• January 7, 1996:  date was available from local newspaper coverage of a blizzard on this date; it was revisited by the newspaper 20 years later in 2016.

Most of the examples above were audio clues (except for the newspaper headline).  An example of a video clue was this brochure from a piano recital (a bit hard to read:  June 4, 2000).

This is how the brochure appeared, briefly, in the video.  Upside down and a bit fuzzy.

Diving terminology

Both children in the family participated in springboard diving during the summer months.  I was unfamiliar with this sport and the associated terminology, which made dividing the clips and naming the movies challenging.  I didn’t know how many dives were performed at a particular meet, whether the kids alternated or not, and what “DD” meant (announced as each diver stepped onto the board).  

I learned to use background imagery to help determine if diving clips had been filmed on the same day or not.  The umbrellas at the tables, where the dives were positioned relative to other structures (buildings), and the attire of spectators and coaches all helped me to determine if what I was viewing was a different dive meet than prior footage.

The site USAdiver.com had a table that helped me decipher the terminology used when the divers were announced.  Each dive had a number (101), a letter (A, B, C), a description (back dive straight), and a degree of difficulty (DD = 1.7).  Having access to this information enabled me to label the movies with more accuracy and to add appropriate titles.

File formats

I used an iMac for this project, so Vidbox Video Conversion for Mac provided me with .MOV files.  After creating and editing the clips in iMovie, I researched export options.  I ultimately chose Quality:  ProRes.   The higher the quality and resolution, the larger the file size.  There is debate as to whether ProRes is “overkill” for video shot in the 1980s and 1990s.  However, the goal here was to enable preservation of these videos/clips for the long term (i.e., decades).  There is general agreement that ProRes is a format that is likely to enable future editing (the larger file size means there is a lot of data retained) and easier migration to new file formats when the time arises.  Since ProRes files are large, individual movies can always be further compressed if smaller files are needed in specific circumstances.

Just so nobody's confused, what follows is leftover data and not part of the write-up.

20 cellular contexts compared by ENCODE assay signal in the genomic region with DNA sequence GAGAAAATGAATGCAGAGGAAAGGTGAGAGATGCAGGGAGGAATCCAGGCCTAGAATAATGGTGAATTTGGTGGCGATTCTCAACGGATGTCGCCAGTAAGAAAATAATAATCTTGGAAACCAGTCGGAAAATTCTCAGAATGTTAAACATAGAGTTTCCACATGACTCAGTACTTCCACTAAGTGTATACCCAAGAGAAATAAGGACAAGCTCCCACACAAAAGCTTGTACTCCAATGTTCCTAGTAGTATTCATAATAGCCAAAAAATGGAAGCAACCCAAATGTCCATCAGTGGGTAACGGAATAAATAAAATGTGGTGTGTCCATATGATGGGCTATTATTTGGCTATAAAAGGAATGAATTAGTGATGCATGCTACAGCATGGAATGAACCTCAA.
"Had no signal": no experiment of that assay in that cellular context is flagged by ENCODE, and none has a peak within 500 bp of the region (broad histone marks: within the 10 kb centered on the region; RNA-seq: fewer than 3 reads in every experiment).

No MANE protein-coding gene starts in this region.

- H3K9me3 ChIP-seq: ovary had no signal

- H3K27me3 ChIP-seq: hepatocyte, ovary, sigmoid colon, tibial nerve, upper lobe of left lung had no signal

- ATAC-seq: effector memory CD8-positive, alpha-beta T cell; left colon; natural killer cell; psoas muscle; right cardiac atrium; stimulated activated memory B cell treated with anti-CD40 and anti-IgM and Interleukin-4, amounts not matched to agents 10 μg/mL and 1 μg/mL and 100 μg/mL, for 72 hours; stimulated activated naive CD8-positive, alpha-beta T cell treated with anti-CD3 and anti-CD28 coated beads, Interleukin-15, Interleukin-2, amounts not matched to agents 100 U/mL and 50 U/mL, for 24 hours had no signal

Vimeo’s blog post was helpful as I considered archival needs, and this Video Compression Guide points out that further compression is always possible if you retain a higher quality master version.

Don’t forget the Memory Stick

This particular camcorder had a Sony Memory Stick.  It was similar to an SD card, but longer.  I set it aside while I focused on the tapes.  Fortunately, I made a note to remember to check it before wrapping up the project.  I truly did not expect to find any material on it.  

The camcorder manual, which the client still had, provided information on how to view the Memory Stick contents using the camcorder.  About 20 images were templates of some sort, but then still images began to appear.  There were ultimately 33 of them.  I wasn’t sure if the client would want to save these images or not, or what quality they would be (the manual specified they were JPG, but not what resolution).  I knew she had invested in a good camera and had used it at the same events where the camcorder was present.  I wondered if these still images might already be reflected in her print or digital photo collection.  I used my iPhone to film the images as they played on the camcorder.  I shared the resulting video with the client, and she confirmed that she wanted to retain the still images.

I found out the Sony Memory Stick was proprietary technology.  Sony customer service was helpful and directed me to Best Buy for a device that could read a Memory Stick.  There were a couple of devices with widely varying price points.  The less expensive one was out of stock, but I found a comparable device elsewhere.  The client was agreeable to spending the $24 needed for the device to access the Memory Stick, so those 33 images were copied to a CD and an EHD for her use.

Wrap up